MONTE BELKNAP and BARBARA ALLEN, Madsen Recital Hall, Brigham Young University, Provo, Friday.
PROVO — Beethoven's 10 violin sonatas run the gamut of expression — from classical eloquence to romantic passion. They explore every facet of violin writing and intricate instrumental interplay. They also span a large segment of Beethoven's creative output — the first three (op. 12) are from the time of the first two piano concertos, while the last one (op. 96) stems from the period that saw the creation of the "Archduke" Piano Trio and the "Serioso" String Quartet.
With the wealth of material and creative inventiveness that are exhibited in the 10 violin sonatas, it's almost a pity that Beethoven didn't continue with the form into his last period — one can only speculate what he might have done. One needs to look only at the magnificence of the last string quartets to imagine what Beethoven might have penned for violin and piano in the last years of his life.
The violin sonatas demand the utmost from the performers in terms of technique and musicality. Even though written over a relatively short period of time (approximately 15 years), they represent a tremendous stylistic change and maturation. As such, performers undertaking these works need a perceptive grasp of the music and an understanding of these works in relation to Beethoven's other compositions.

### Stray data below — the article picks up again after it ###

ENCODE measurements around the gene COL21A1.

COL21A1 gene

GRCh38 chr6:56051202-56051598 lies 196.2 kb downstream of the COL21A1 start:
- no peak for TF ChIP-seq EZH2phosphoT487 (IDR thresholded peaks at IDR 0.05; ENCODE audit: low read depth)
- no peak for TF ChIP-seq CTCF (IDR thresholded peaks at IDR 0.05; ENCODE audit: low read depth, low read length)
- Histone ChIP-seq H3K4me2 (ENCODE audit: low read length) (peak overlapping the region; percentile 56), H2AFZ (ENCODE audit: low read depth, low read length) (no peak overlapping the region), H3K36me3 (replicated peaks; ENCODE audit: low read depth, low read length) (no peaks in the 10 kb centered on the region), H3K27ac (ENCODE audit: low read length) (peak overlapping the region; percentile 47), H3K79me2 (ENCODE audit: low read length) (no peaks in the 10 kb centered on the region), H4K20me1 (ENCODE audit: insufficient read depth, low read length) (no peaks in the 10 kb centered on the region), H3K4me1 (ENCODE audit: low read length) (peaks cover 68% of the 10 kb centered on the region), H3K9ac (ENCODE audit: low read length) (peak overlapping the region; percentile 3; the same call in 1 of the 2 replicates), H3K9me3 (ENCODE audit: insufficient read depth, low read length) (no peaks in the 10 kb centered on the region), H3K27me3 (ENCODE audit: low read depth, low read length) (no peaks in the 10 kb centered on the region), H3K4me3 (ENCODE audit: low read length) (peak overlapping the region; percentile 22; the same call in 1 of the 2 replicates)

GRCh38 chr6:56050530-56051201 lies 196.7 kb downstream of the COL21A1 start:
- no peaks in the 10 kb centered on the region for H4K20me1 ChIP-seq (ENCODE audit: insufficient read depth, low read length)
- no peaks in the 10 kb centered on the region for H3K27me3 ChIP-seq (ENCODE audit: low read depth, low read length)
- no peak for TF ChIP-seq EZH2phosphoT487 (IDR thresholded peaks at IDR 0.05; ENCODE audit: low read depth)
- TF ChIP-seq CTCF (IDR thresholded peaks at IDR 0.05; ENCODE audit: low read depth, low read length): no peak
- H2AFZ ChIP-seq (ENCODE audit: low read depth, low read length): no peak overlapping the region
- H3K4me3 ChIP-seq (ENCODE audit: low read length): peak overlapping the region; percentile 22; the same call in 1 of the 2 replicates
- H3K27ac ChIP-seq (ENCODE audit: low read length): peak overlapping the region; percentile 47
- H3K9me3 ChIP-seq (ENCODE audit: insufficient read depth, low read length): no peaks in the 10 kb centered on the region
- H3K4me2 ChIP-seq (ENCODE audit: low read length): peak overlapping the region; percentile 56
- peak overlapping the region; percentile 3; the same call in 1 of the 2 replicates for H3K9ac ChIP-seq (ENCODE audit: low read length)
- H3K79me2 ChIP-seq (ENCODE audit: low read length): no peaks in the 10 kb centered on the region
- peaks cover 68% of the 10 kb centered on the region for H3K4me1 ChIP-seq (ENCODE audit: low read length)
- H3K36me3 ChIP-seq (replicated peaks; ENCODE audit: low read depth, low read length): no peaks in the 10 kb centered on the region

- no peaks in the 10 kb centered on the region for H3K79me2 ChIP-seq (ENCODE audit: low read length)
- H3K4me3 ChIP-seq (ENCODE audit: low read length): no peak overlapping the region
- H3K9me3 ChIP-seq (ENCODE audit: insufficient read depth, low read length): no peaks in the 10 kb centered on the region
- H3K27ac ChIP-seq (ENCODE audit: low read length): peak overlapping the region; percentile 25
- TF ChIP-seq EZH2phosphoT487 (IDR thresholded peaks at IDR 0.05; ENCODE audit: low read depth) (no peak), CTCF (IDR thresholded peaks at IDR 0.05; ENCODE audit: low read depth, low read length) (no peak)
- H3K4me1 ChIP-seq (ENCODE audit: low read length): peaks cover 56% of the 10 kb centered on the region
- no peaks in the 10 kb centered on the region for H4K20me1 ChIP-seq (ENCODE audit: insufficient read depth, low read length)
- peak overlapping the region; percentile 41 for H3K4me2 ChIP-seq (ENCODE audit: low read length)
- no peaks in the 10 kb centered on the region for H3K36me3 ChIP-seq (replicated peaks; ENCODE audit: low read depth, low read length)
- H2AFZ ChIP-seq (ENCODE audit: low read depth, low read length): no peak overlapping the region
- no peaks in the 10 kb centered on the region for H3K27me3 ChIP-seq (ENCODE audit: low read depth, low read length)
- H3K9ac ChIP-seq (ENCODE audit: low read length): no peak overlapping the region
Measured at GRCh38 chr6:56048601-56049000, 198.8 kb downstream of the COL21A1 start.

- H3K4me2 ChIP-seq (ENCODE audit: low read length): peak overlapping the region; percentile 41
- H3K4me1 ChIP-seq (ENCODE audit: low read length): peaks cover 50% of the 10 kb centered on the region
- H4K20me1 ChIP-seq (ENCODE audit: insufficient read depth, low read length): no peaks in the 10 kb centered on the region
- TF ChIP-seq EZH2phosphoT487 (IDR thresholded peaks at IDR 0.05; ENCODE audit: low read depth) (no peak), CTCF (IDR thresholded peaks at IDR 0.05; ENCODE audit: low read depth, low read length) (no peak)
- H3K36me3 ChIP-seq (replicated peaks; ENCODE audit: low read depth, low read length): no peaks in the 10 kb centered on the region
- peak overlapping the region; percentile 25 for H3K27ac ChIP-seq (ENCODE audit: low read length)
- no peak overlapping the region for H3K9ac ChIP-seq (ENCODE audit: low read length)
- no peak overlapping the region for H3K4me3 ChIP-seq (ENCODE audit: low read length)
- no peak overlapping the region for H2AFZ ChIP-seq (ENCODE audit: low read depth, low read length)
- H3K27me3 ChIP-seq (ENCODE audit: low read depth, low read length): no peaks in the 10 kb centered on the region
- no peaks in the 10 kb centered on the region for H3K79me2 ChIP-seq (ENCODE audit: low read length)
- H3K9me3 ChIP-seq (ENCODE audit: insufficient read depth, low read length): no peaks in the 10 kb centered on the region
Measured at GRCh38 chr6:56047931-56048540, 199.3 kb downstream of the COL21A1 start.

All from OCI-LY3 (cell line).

Violinist Monte Belknap and pianist Barbara Allen are two such insightful artists. The Brigham Young University faculty members are in the midst of performing the complete cycle of violin sonatas over the course of three recitals in three months.
Last Friday, they presented their second program in BYU's Madsen Recital Hall. As with their first recital last month, Belknap and Allen displayed a remarkably lucid musical collaboration that was all the more impressive for its fine balance, subtle interplay and eloquently phrased playing that captured all the nuances and finely colored shadings in each work.
And as with the first recital, Friday's was also characterized by the thoughtfulness of the works chosen to be played. Juxtaposing the first sonata (in D major, op. 12, no. 1) with the last (in G major, op. 96) in the first half and rounding out the program with No. 7 (in C minor, op. 30, no. 2), the evening was a wonderfully rich and vibrant musical experience for the capacity audience in the hall.
Opening with the D major sonata, Belknap and Allen played this early work with classical precision, clarity, articulation and well-delineated phrases. It was an understated reading that was nevertheless dynamic.
Unlike what one might expect from a work written in Beethoven's middle period, the G major sonata is devoid of any bold dramatic gestures. Instead, it is captivatingly lyrical throughout its four movements. And the duo made the most of this, playing with exquisite poetic expressiveness.
The C minor sonata is only one of two that Beethoven wrote in a minor key. From the tempestuousness of the outer movements and the kinetic energy of the scherzo to the almost delicate expressiveness of the adagio, this sonata allows the performers to let loose. And Belknap and Allen gave a wondrously compelling and dramatic reading of this work — bold, impassioned and, above all, sincere and earnest.